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C.D. Warner, et al., comp.
The Library of the World’s Best Literature. An Anthology in Thirty Volumes. 1917.

Critical and Biographical Introduction

By Clemens Brentano (1778–1842)

THE INTELLECTUAL upheaval in Germany at the beginning of this century brought a host of remarkable characters upon the literary stage, and none more gifted, more whimsical, more winning than Clemens Brentano, the erratic son of a brilliant family. Born September 8th, 1778, at Ehrenbreitstein, Brentano spent his youth among the stimulating influences which accompanied the renaissance of German culture. His grandmother, Sophie de la Roche, had been the close friend of Wieland, and his mother the youthful companion of Goethe. Clemens, after a vain attempt to follow in the mercantile footsteps of his father, went to Jena, where he met the Schlegels; and here his brilliant but unsteady literary career began.

In 1803 he married the talented Sophie Mareau, but three years later his happiness was terminated by her death. His next matrimonial venture was, however, a failure: an elopement in 1808 with the daughter of a Frankfort banker was quickly followed by a divorce, and he thereafter led the uncontrolled life of an errant poet. Among his early writings, published under the pseudonym of ‘Marie,’ were several satires and dramas and a novel entitled ‘Godwi,’ which he himself called “a romance gone mad.” The meeting with Achim von Arnim, who subsequently married his sister Bettina, decided his fate: he embarked in literature once and for all in close association with von Arnim. Together they compiled a collection of several hundred folk-songs of the sixteenth, seventeenth, and eighteenth centuries, under the name of ‘Des Knaben Wunderhorn’ (The Boy’s Wonderhorn), 1806–1808. That so musical a people as the Germans should be masters of lyric poetry is but natural,—every longing, every impression, every impulse gushes into song; and in ‘Des Knaben Wunderhorn’ we hear the tuneful voices of a naïve race, singing what they have seen or dreamed or felt during three hundred years. The work is dedicated to Goethe, who wrote an almost enthusiastic review of it for the Literary Gazette of Jena. “Every lover or master of musical art,” he says, “should have this volume upon his piano.”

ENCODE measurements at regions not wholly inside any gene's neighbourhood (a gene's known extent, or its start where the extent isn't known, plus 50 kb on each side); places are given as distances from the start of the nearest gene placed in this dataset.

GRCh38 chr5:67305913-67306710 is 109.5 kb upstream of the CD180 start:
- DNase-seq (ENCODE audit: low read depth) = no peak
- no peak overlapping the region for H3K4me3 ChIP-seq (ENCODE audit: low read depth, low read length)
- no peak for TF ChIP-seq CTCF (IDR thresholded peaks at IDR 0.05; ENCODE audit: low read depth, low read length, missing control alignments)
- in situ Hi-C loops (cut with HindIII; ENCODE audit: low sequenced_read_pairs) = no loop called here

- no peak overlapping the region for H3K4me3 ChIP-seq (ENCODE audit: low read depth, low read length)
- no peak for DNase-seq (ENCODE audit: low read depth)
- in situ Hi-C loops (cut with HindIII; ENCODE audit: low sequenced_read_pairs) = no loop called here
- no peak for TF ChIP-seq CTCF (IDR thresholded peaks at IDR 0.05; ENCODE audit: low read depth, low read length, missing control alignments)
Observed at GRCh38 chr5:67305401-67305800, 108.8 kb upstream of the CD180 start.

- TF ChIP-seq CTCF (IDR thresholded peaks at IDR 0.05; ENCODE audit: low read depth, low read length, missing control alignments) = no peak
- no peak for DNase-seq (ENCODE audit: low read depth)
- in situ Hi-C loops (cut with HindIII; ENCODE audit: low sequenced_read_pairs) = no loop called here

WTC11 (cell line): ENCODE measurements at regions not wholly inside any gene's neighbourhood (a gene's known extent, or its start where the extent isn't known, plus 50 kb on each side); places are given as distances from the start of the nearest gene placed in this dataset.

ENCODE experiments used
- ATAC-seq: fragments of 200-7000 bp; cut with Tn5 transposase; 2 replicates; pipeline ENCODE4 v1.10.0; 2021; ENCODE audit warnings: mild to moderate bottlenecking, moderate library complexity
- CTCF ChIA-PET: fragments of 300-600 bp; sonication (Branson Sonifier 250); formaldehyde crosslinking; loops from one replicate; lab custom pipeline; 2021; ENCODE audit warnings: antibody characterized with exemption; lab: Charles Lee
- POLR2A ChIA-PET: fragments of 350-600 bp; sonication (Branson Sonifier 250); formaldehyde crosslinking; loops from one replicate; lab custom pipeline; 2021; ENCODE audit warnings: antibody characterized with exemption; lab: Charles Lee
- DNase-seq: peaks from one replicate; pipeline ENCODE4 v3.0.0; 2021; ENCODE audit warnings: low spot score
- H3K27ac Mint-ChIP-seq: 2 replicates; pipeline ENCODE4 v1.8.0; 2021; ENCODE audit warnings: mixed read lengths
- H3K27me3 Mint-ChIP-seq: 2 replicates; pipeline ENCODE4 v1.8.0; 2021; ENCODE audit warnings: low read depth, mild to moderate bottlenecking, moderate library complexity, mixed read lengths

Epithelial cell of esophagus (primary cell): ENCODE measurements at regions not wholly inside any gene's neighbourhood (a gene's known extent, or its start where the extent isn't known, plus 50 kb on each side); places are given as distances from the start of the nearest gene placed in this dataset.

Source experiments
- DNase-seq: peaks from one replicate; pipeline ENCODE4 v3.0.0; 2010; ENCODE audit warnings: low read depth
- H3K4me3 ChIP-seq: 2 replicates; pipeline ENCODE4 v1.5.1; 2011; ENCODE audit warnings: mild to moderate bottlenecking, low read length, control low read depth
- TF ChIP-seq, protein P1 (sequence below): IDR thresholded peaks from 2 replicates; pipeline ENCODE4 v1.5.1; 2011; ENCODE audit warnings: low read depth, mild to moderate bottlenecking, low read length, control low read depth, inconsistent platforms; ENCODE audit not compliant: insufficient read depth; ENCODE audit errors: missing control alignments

The ‘Wunderhorn’ was greeted by the German public with extraordinary cordiality. It was in fact an epoch-making work, the pioneer in the new field of German folk poetry. It carried out in a purely national spirit the efforts which Herder had made in behalf of the folk-songs of all peoples. It revealed the spirit of the time. 1806 was the year of the battle of Jena, and Germany in her hour of deepest humiliation gave ear to the encouraging voices from out her own past. “The editors of the ‘Wunderhorn,’” said their friend Görres, “have deserved of their countrymen a civic crown, for having saved from destruction what yet remained to be saved;” and on this civic crown the poets’ laurels are still green.

Brentano’s contagious laughter may even now be heard re-echoing through the pages of his book on ‘The Philistine’ (1811). His dramatic power is evinced in the broadly conceived play ‘Die Gründung Prags’ (The Founding of Prague: 1815); but it is upon two stories, told in the simple style of the folk-tale, that his widest popularity is founded. ‘Die Geschichte vom braven Casperl und der schönen Annerl’ (The Story of Good Casper and Pretty Annie) and his fable of ‘Gockel, Hinkel, und Gackeleia,’ both of the year 1838, are still an indispensable part of the reading of every German boy and girl.

Like his brilliant sister, Brentano is a fascinating figure in literature. He was amiable and winning, full of quips and cranks, and with an inexhaustible fund of stories. Astonishing tales of adventure, related with great circumstantiality of detail, and of which he himself was the hero, played an important part in his conversation. Tieck once said he had never known a better improvisatore than Brentano, nor one who could “lie more gracefully.”

When Brentano was forty years of age a total change came over his life. The witty and fascinating man of the world was transformed into a pious and gloomy ascetic. The visions of the stigmatized nun of Dülmen, Katharina Emmerich, attracted him, and he remained under her influence until her death in 1824. These visions he subsequently published as the ‘Life of the Virgin Mary.’ The eccentricities of his later years bordered upon insanity. He died in the Catholic faith in the year 1842.